Thyroid: The Most Misunderstood Organ in the Body
Are you suspicious about having thyroid dysfunction yet your labs are normal?
Are you taking thyroid medication, yet are still symptomatic?
The symptoms: Fatigue, feeling chilled, dry, thinning hair, dry skin, swelling, constipation, depression, muscle/joint pain, elevated cholesterol, low libido.
The prevalence: 1 out of 7 US adults has a low functioning thyroid.
Inadequate testing and lack of comprehensive treatment approaches.
Most testing is limited to TSH (thyroid stimulating hormone) and T4.
What about the hormone known as free T3? This hormone is 3-5x more active than T4, yet is almost always ignored on thyroid panels.
Synthroid only supplies T4.
In order to have optimal thyroid function, T4 must be able to convert to active T3 (3-5x more active than T4).
In a perfect world this happens. Not always the case since a lot of factors need to be in alignment for this to occur.
This conversion requires sufficient levels of the following:
Iron, zinc, selenium, iodine, tyrosine, progesterone, DHEA, many of which I find to be low on our nutritional assessment studies.
Then there are factors that block this conversion:
Stress-High cortisol, a main stress hormone, is linked to lowered thyroid function.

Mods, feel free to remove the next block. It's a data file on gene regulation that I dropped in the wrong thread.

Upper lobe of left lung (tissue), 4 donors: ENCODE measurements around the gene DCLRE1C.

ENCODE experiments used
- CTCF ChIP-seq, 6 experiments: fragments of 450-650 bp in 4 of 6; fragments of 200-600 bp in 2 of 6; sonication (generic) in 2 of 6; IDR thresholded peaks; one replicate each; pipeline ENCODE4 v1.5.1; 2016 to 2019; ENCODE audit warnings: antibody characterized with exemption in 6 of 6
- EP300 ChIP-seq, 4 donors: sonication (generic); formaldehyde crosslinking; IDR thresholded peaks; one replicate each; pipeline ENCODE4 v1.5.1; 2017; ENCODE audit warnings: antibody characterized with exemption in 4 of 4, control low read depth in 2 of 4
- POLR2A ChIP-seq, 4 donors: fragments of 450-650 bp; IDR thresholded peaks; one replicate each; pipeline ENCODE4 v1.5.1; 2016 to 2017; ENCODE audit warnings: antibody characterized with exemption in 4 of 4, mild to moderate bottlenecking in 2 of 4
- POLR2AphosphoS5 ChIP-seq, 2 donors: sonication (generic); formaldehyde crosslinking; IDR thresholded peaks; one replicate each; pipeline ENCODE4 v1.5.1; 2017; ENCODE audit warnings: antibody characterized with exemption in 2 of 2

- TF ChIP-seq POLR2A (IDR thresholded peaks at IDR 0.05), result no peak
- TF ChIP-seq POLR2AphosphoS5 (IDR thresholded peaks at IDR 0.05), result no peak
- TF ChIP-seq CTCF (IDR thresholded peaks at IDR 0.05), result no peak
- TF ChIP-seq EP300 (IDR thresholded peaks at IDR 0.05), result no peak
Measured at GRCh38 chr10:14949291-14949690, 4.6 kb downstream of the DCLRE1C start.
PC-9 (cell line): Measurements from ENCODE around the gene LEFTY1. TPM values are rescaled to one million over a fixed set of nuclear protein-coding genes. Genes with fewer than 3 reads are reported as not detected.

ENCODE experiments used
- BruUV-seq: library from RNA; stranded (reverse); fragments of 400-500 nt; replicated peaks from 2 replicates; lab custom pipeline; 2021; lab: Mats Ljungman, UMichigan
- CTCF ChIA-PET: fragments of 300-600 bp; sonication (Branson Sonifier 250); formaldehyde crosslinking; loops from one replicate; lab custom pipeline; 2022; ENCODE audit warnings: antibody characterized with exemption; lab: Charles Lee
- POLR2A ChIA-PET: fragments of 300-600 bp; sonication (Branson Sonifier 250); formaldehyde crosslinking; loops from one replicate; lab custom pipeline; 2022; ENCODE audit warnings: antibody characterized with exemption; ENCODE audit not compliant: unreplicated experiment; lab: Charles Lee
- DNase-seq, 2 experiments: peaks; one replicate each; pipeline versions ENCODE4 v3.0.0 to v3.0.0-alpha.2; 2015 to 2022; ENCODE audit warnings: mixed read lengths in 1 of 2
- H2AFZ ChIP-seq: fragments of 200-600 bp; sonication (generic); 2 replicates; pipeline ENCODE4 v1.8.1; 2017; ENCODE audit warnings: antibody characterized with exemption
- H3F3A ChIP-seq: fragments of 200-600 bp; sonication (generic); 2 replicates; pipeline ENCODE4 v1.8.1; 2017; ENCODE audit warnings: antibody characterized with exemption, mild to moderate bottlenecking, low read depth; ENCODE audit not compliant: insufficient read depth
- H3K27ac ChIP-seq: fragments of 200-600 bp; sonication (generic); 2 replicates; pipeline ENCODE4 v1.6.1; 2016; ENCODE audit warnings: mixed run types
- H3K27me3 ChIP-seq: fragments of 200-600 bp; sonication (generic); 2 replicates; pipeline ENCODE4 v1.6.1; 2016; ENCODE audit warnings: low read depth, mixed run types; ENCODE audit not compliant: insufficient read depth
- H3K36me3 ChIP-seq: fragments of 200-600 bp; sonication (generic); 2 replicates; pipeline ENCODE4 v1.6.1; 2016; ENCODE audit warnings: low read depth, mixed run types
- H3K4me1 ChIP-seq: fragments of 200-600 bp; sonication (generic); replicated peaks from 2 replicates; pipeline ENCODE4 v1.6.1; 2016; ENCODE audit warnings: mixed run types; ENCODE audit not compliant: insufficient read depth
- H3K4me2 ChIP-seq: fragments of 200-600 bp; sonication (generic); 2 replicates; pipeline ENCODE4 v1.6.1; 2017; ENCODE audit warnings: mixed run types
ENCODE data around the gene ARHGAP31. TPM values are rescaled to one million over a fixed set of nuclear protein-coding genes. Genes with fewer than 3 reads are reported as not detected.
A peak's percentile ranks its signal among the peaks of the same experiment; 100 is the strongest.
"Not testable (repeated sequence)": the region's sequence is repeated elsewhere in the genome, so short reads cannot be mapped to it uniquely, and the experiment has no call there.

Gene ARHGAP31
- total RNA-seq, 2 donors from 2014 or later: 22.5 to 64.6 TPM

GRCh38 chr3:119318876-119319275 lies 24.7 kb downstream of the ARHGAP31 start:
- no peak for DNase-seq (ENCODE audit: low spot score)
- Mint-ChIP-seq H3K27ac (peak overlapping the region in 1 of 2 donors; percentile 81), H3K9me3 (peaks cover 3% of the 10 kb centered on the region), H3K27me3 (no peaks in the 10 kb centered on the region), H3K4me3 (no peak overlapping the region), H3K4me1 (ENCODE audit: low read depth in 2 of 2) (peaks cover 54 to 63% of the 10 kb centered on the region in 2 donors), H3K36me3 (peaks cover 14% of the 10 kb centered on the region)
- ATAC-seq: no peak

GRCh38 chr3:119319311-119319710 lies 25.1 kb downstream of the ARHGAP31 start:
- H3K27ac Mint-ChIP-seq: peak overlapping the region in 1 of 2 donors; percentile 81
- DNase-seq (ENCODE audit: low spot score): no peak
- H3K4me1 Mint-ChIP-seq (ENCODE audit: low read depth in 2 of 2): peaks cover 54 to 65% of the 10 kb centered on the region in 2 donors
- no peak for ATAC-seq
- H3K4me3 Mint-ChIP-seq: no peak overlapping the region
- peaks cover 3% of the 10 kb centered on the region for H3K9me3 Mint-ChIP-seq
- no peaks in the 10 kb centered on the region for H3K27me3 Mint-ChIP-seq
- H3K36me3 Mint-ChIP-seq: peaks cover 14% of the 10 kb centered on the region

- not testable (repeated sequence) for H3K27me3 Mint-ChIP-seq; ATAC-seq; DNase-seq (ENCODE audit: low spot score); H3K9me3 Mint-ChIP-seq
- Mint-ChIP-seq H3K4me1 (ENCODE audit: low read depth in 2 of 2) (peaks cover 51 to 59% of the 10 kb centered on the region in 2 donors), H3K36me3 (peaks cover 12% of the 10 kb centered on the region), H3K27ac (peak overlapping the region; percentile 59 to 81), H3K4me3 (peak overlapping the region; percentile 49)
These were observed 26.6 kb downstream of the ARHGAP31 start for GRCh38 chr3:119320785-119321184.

Low caloric intake
Infections: Hashimoto’s autoimmune thyroid disease has been linked to Epstein Barr, Parvo, Yersinia, and Hepatitis C infections.
According to research published in the European Thyroid Journal: “Thyroid hormone replacement therapy should aim not only at normalization of TSH, but also of serum free T4, free T3 and free T4/free T3 ratio. (Hard to do if it’s never measured!)
How about the ranges:
Most labs consider 4.5 to be the upper end of the range for TSH.
Not accurate based on the research:
January 2003: The American College of Clinical Endocrinologists stated: “Clinicians should consider treatment for patients who test outside the boundaries of a target TSH level of .3-3.04.”
“The conventional range is too wide: Optimal should be .4-2/2.5.”
Where does gluten enter into this?
Those with celiac have a three-fourfold higher risk of thyroid disease. For children, the risk is sixfold.
After 1 year on a gluten free diet, 71% of patients in a study published in the J of Gastroenterology normalized their thyroid function. There is also malabsorption of nutrients that can adversely impact thyroid function in those with celiac and gluten intolerance. Even in the absence of celiac, it is the case that thyroid antibodies can drop considerably on a gluten free diet.
Nutritional analysis and intervention should be an integral component of any comprehensive approach to thyroid balance.